February 14th, 2022 - It is well established that populations of vultures are declining dramatically around the world. But the potential consequences of these declines are less known. A new study in East Africa documented the abundance of critically endangered vultures and quantified how much carrion they consumed in urban settings. Unfortunately, in just five years, Gyps (White-backed- and Rüppell’s Vultures) and Hooded vultures declined by 73% and 15% respectively. As a result, vultures went from removing 57% to 36% of available carrion in the study.
The study took place over five years in Addis Ababa, the capital of Ethiopia, and used time-lapse cameras and in-person surveys to document scavengers that fed at “abattoirs.” These slaughterhouses serve as feeding grounds for scavengers, like vultures, as unmarketable parts of animals slaughtered for human consumption are made available for scavengers to feed upon. This arrangement can be mutually beneficial; abattoirs get a free cleaning service, while scavengers get a free meal.
The documented decline in vultures at these sites is concerning for both ecosystem and human health. Vultures feed in large groups to efficiently remove carrion and pose little risk to humans. But, the study found that as vulture numbers roughly halved over the study period, the number of feral dogs more than doubled. This is very concerning as feral dogs are the primary vector for rabies, a disease that is a major health concern and target of costly interventions globally and particularly in Ethiopia.
“It is very alarming to see feral dog populations rise so quickly as vulture numbers decline. We know from other parts of the world, particularly India, that when feral dog populations grow, human rabies fatalities can soon follow,” lead author Dr. Evan Buechley, formerly of HawkWatch International, said.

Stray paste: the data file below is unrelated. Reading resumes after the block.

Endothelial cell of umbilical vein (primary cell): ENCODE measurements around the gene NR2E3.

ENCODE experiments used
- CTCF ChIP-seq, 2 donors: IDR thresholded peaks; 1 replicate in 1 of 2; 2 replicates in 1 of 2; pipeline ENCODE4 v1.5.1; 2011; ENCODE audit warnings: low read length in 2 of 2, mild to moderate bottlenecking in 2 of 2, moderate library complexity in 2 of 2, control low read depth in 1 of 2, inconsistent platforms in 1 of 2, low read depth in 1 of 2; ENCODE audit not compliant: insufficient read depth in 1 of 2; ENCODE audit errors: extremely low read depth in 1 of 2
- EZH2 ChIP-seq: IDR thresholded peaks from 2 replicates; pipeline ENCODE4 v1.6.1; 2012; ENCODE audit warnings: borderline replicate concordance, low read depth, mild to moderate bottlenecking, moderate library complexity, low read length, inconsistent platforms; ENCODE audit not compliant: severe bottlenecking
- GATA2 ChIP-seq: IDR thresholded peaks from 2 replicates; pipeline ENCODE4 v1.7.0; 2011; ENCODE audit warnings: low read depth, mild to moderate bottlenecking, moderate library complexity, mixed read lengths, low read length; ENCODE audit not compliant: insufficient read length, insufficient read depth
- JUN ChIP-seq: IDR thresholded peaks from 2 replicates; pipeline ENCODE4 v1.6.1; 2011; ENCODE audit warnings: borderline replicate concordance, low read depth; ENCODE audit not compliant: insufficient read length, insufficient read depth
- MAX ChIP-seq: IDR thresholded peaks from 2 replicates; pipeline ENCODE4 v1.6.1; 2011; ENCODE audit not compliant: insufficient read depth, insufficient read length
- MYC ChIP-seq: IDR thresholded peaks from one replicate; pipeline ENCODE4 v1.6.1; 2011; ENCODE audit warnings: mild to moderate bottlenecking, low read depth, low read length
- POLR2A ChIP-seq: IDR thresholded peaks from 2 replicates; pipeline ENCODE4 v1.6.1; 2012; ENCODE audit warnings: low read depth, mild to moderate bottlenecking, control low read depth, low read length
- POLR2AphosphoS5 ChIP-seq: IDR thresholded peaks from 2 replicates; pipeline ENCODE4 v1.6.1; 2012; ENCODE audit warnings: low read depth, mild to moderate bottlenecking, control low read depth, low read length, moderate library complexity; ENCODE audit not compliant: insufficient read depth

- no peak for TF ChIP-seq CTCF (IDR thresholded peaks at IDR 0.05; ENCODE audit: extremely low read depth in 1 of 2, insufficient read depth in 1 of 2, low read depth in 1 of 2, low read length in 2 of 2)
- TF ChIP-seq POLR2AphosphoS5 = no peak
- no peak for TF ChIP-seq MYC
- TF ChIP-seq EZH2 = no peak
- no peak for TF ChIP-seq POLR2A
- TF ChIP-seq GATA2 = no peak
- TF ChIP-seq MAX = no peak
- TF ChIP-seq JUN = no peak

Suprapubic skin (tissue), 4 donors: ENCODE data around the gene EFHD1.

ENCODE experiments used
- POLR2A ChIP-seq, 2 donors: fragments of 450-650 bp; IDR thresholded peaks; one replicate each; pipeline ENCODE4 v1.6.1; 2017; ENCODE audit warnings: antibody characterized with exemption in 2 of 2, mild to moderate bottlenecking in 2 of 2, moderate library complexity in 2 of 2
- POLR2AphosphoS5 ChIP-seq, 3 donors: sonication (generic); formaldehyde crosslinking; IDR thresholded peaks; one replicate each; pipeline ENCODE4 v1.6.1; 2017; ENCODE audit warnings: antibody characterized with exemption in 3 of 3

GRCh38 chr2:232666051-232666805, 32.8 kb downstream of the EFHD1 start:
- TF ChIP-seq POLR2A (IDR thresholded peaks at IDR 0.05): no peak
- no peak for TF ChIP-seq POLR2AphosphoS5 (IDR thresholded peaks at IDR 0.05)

Feral dogs are much less efficient at removing carrion than vultures because they fight over carrion rather than acting cooperatively to quickly consume it. They also lack the strong stomach acid vultures possess that allow them to kill off diseases found in rotting meat. Feral dogs also chase vultures away from abattoirs, compounding the problem. This can lead to a build-up of rotting meat, increases in feral dog populations, and increased risk of human disease transmission.
But it’s not all bad news. The study outlines what could be a win-win scenariofor conservation and human health: improved fencing. Although abattoirs usually have fences intended to keep feral dogs out, they are often in some disrepair. The study proposes that investing in fence repair to exclude feral dogs could help provide critically endangered vultures with a safe and reliable food source, while cutting off a food subsidy that is allowing feral dog populations - and, in turn, rabies - to prosper.
“Working to repair abattoir fences could be beneficial for both local communities and endangered species conservation. We plan to test this solution in the years to come.”, said Alazar Daka Ruffo, a PhD student at Addis Ababa University who contributed extensively to the study.
To read the full paper, visit: https://wildlife.onlinelibrary.wiley.com/doi/10.1002/jwmg.22194